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A Mother's Day Not About Me

It struck me that the three children we adopted from Ethiopia thought about their birthmother more often than I realized. I told my daughter she had two mommies who love her. One gave birth to her through her stomach and one gave birth to her through her heart.

by Tara Bradford

Zenash was sitting on the porch, her chin in her hands. I went outside to see what she was up to, and found a little girl thinking about more than any nine-year-old should.

I sat down next to her and asked, "What's up? Are you OK?"

"Yeah, nothing," she said quietly.

"OK, well, tell me what you are thinking about."

"Oh, nothing," she said, and sighed.

"Really? Nothing? I'm not sure about that."

"Well, I was just thinking about my mom," she said, with a somber expression.

"Yeah? Tell me what you are thinking." (My heart was breaking.)

"I was thinking about one time when my eye hurt and she got me medicine. Worku had to go to the doctor, and my mom asked for medicine for my eye, too. We didn't have money, but the doctor helped us."

"Sounds like she took good care of you."

"Yeah, whenever I cried, she asked me, what can I do for you?"

"Wow, it sounds like she loved you a lot!"

"Yeah, she did."

"Do you miss her?"

"Yes." (By now we are both crying.)

I could see the burden of wondering "where is she now?" on my daughter's shoulders. It struck me that the three children we adopted from Ethiopia consider this weighty question more often than I realized. I took Zenash in my arms and told her that she has two mommies who love her. One gave birth to her through her stomach and one gave birth to her through her heart. This mommy, the one who gave birth to her through her heart, thought her other mommy would be proud of her kids and all they have done since coming to a new family in America. I told her it's OK to miss the mommy who gave birth to her through her stomach, that we will never forget her. I said that I want her to talk about her other mommy whenever she wants to, and that nothing she says about her will ever hurt me.

I ached for my daughter and the sadness she was feeling. As an adoptee, I understood too well the feeling of wondering where a birthmother was, whether she was OK. And I decided that, this year, Mother's Day wouldn't be about me. How many mothers in the world have given up their children so that they could have a better life? What if we didn't dance around "sad" conversations with our adopted children? What if we realized that not talking about their birthmothers hurts them more than talking about them? What if we didn't fear that our kids don't want us as their moms when they say they miss their birthmothers?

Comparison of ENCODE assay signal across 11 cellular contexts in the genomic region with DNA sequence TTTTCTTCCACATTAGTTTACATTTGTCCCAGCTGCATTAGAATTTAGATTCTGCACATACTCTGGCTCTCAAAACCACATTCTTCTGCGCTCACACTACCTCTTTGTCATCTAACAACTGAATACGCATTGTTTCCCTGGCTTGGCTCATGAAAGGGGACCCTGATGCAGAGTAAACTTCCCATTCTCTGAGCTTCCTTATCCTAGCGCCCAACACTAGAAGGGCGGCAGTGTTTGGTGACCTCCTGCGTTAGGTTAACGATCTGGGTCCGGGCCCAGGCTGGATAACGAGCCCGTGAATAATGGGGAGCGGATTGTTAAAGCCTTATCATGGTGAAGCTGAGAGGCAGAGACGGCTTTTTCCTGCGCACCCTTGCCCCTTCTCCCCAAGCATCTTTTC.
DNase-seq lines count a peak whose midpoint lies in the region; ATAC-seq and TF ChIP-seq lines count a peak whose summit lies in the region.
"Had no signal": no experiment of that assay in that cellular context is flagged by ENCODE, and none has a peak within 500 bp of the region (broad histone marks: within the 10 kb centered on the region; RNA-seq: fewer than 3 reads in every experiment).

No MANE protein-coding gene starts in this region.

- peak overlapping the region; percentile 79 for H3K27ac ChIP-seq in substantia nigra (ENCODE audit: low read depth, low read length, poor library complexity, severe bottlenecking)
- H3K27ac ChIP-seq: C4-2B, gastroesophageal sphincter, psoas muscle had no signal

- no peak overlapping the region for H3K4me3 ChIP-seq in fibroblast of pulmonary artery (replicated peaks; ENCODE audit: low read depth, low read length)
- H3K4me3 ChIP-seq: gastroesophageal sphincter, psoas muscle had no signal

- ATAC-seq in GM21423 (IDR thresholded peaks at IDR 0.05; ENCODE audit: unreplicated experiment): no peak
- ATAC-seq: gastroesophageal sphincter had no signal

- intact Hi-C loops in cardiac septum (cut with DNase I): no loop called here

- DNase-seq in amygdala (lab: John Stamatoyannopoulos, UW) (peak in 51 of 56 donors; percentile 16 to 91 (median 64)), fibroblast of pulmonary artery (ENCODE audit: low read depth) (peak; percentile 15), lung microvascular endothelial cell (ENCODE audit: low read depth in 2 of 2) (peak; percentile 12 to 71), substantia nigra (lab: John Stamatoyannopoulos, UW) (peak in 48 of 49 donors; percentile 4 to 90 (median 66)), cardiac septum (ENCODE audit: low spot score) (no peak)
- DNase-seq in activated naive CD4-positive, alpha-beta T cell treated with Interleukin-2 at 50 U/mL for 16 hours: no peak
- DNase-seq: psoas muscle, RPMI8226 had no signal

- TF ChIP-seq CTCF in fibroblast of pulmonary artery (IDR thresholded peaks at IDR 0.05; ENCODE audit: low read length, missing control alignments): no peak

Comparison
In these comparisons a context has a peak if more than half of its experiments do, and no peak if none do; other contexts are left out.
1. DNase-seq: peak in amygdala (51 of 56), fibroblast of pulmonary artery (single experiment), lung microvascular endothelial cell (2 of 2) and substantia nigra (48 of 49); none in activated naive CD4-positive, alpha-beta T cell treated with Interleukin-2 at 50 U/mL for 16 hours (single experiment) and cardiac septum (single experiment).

Tomorrow, as our family gathers to celebrate Mother's Day, there will be an extra place at our table. The guest of honor will not be physically present, but we will make her present in spirit. While I am the one who gets to open the cards, eat that special meal together, and cuddle on the couch, I must not forget how her heart must be aching.

To the birthmother of my three children through adoption, wherever you are, I say thank you for allowing me to be their "other" mommy. I hope that you are alive and safe, and that you know your children are loved and cared for. I hope I will one day get to thank you in person. I hope that I will be diligent in keeping your memory alive in their hearts. I hope I can love them as deeply as you do. You will always be their mother.

 

TARA BRADFORD is an adult adoptee, an adoptive parent, and the director of Encompass Orphan Care in Bozeman, Montana. She has been married to her best friend, Tyler, for 20 years and is mom to five amazing children through birth and adoption.

PHOTO: Tara and Tyler Bradford with (clockwise, from left) Alex (18), Worku (12, Ethiopia), Evan (14), Meskerem, and Zenash, (16 and 9, both Ethiopia).


Do you incorporate your child's birthparents into celebrations? How do you do it? Share your story at Adoptive Families Circle.

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